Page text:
When you are the parent of a child involved in youth sports, you know more than you want to know about gyms, football fields, baseball diamonds, and soccer fields. You know how time consuming those places are. You know how much gas it takes to get to them. You know how much it costs for your kid to not only be there but be wearing the cool garb all the other kids are wearing. You’re life is not your own. You lost it all over again when they handed you the latest schedule. Of course, it’s been so long since you had it, you barely remember those days anyway.
A Christian with any degree of spiritual discernment can understand that college sports and professional sports have reached the status of idolatry in this country. But what many don’t understand is just how far down into the age brackets the idolatry has worked itself. A World Series in which the President throws out the first pitch and each player on the field is a millionaire is just the tip of the iceberg. A Super Bowl that offers Bruce Springsteen as halftime entertainment doesn’t paint the full picture. Neither does a Final Four where hundreds of fans have spent a couple weeks worth of paychecks just to sit in the nosebleed section of a dome and watch the games on a big screen. The fact is, the idolatry is in early bloom all the way down into the youth leagues.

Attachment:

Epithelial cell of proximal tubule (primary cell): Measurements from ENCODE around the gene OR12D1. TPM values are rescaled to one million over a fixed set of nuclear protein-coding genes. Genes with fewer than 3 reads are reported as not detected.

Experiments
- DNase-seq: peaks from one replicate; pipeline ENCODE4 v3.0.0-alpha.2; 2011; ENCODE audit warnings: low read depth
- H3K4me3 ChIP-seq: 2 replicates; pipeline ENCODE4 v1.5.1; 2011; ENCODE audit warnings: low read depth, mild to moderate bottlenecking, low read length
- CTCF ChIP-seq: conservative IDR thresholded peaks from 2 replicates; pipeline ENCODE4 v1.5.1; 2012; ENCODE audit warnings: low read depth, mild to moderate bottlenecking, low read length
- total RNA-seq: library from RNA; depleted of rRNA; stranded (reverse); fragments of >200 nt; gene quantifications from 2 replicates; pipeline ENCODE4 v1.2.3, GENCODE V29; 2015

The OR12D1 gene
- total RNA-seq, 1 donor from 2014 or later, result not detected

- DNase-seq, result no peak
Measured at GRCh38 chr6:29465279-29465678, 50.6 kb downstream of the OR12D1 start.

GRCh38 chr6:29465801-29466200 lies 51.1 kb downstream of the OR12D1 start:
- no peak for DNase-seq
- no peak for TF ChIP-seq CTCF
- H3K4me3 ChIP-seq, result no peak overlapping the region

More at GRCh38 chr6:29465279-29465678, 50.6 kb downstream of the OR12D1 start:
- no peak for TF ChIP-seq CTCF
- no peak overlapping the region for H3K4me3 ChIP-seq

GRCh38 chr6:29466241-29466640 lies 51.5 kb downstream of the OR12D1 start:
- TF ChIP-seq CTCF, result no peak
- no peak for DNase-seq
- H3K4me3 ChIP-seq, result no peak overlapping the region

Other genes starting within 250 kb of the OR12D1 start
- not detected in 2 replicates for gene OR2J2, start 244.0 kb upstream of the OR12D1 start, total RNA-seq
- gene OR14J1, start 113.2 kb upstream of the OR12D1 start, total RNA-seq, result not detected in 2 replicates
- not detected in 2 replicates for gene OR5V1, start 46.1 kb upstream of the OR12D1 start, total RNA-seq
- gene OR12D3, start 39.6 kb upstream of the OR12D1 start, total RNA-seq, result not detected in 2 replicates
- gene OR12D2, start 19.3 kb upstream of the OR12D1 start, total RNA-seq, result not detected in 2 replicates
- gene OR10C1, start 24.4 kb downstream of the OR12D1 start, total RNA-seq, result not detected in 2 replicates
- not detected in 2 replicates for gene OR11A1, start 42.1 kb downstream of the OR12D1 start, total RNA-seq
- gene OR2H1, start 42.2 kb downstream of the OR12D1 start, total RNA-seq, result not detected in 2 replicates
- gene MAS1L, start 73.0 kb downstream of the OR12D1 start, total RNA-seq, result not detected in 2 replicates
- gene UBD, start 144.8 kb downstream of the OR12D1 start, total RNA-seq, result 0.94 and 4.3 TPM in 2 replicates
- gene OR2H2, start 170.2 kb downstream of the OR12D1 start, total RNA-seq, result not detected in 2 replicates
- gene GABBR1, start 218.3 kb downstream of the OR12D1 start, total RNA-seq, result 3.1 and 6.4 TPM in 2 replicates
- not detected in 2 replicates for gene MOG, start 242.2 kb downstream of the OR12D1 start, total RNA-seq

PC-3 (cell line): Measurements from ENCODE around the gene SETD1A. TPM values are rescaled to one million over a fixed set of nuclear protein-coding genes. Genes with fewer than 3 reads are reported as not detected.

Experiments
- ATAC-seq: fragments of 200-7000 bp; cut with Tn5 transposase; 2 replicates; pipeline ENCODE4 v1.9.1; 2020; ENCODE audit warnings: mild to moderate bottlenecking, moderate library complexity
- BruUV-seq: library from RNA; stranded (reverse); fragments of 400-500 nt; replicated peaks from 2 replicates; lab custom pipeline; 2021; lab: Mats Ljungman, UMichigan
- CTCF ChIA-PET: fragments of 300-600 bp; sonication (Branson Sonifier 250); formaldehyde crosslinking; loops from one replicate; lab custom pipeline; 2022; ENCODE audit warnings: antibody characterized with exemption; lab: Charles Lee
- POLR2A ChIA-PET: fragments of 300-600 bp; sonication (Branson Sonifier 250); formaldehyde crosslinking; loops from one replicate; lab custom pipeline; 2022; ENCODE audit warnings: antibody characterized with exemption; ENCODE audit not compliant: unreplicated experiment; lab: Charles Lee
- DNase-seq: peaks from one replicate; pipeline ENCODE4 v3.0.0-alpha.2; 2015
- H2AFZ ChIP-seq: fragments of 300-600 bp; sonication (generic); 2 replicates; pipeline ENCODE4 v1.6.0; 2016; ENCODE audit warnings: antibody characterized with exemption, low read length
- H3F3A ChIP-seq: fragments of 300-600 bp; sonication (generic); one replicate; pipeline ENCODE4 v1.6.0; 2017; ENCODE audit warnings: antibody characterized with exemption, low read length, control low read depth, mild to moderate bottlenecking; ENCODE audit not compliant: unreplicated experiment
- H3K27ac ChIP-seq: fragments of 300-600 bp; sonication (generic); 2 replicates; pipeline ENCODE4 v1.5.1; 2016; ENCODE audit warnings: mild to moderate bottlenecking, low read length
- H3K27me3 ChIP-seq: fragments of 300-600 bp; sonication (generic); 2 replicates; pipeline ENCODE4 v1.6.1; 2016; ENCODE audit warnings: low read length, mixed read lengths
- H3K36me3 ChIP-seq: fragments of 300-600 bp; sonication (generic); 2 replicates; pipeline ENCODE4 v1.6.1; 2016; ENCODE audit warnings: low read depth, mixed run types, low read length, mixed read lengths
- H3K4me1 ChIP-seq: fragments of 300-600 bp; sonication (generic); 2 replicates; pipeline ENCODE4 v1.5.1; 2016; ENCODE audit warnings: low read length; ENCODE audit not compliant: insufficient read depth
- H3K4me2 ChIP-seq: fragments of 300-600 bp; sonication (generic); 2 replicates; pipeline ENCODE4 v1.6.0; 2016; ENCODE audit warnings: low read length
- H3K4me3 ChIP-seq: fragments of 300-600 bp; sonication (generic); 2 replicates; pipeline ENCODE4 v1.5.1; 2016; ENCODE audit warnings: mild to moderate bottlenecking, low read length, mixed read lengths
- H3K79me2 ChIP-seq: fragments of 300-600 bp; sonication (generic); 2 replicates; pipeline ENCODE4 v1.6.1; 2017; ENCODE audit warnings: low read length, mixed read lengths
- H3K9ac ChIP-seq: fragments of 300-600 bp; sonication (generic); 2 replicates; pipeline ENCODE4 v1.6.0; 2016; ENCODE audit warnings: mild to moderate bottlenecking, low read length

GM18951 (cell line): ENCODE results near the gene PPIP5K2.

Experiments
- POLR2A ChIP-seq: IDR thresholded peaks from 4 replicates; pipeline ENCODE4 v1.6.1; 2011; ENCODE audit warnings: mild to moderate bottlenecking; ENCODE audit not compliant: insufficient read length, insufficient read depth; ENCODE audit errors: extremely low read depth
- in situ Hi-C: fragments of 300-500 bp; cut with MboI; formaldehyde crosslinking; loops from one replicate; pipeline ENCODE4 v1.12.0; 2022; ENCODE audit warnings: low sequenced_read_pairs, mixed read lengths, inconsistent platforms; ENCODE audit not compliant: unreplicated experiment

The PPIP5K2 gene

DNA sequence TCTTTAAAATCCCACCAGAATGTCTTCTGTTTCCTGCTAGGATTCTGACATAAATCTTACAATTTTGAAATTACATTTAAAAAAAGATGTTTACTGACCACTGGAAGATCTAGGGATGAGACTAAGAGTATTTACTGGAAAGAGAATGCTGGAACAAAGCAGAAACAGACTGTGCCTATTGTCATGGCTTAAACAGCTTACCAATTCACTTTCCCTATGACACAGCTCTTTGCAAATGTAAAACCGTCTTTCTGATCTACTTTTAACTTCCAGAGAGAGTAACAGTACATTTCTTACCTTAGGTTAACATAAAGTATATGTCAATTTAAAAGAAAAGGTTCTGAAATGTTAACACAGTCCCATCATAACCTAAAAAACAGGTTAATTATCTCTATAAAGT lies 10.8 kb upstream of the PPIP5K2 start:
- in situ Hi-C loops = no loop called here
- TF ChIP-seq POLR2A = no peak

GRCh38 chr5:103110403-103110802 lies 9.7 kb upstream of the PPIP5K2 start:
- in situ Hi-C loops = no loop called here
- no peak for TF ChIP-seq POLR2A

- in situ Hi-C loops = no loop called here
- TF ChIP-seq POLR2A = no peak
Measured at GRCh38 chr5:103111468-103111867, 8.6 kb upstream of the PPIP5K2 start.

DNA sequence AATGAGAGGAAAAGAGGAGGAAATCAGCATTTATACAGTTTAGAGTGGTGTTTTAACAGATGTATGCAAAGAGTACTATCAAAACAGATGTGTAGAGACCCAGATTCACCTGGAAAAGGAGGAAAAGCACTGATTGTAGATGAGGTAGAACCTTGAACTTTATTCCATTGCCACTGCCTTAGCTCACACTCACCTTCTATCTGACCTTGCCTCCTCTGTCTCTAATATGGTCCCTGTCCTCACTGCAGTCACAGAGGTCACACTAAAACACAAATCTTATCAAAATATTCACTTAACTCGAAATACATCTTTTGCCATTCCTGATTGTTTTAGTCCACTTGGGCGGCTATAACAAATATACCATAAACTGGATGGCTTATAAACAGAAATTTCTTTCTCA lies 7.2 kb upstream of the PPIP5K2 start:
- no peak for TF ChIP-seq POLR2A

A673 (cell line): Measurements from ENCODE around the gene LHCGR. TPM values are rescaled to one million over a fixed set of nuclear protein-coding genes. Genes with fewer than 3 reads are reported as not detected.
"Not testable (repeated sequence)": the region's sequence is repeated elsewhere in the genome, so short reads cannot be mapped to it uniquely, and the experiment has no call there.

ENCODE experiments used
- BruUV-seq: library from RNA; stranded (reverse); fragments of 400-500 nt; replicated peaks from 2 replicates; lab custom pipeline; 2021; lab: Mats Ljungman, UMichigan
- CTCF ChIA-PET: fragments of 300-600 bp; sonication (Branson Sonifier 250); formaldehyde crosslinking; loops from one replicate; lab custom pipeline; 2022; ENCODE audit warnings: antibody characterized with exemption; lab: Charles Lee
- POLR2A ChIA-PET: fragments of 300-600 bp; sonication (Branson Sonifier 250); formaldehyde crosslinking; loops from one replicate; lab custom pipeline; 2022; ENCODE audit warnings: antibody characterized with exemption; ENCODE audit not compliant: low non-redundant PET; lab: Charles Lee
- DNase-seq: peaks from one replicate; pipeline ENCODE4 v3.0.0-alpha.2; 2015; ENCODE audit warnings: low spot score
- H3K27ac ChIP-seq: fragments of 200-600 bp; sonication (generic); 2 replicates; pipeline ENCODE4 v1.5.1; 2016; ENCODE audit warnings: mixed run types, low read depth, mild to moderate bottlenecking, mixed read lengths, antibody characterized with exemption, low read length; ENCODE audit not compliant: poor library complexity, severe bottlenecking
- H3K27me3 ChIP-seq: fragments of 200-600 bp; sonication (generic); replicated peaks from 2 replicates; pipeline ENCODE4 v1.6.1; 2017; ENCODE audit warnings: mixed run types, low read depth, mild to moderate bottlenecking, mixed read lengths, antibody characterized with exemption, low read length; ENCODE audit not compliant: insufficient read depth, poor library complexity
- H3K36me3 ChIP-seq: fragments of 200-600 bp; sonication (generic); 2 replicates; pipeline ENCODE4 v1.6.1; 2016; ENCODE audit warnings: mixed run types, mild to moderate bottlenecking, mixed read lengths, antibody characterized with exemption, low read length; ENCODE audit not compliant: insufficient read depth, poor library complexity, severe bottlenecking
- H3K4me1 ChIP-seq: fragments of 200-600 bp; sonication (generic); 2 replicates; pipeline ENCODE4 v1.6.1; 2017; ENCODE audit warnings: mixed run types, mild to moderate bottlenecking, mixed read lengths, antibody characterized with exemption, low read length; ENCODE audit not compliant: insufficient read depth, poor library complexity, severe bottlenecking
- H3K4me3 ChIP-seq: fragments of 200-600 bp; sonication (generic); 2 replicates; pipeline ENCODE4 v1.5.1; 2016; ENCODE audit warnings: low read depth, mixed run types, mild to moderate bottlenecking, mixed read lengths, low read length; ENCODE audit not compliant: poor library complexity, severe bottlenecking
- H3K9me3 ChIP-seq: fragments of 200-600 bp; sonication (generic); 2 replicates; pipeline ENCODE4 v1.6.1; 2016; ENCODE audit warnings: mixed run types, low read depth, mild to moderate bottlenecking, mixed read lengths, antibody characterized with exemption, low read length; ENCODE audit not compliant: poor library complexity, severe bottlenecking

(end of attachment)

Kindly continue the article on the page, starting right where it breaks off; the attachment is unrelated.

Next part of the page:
The same parent who doesn’t mind calling in sick for work over a mere sniffle turns into Indiana Jones to get a kid to a game early Saturday morning. “Here’s your assignment, Dr. Jones, should you choose to accept it: Drag your child out of bed over protest (no bullwhip, please), get a uniform on the deadhead, grab a few Pop Tarts (the real breakfast of champions) on your way out the door, climb into the family truckster, exceed the speed limit, commit at least two cases of road rage, get to the site one minute after you were supposed to be there, watch the game and see your kid not do what he has been coached to do, drive back home as you fuss at the kid for not doing what he has been coached to do, and then spend the rest of your Saturday collapsed around the house trying to recover from the assignment.” Any takers? The hands of parents go up all over the countryside.
You say you are up for a sequel? Fine, let’s toss around a few more ideas. We could have Indy be forced to hunt down and buy a new, expensive football helmet because the one they gave his kid for standard issue looks like something Dick Butkus turned in at the end of the 1967 Chicago Bears season. Or we could have the coach of Indy’s kid suggest that Indy buy a lighter bat for the kid because the team only has three bats and none of them is light enough. And then, after Indy has shelled out $250 for the new bat, we’ll have three or four other kids on the team want to use it. Now we’re talking! And Indy will have to teach his child the lesson of sharing with those who haven’t contributed one dime to the cause.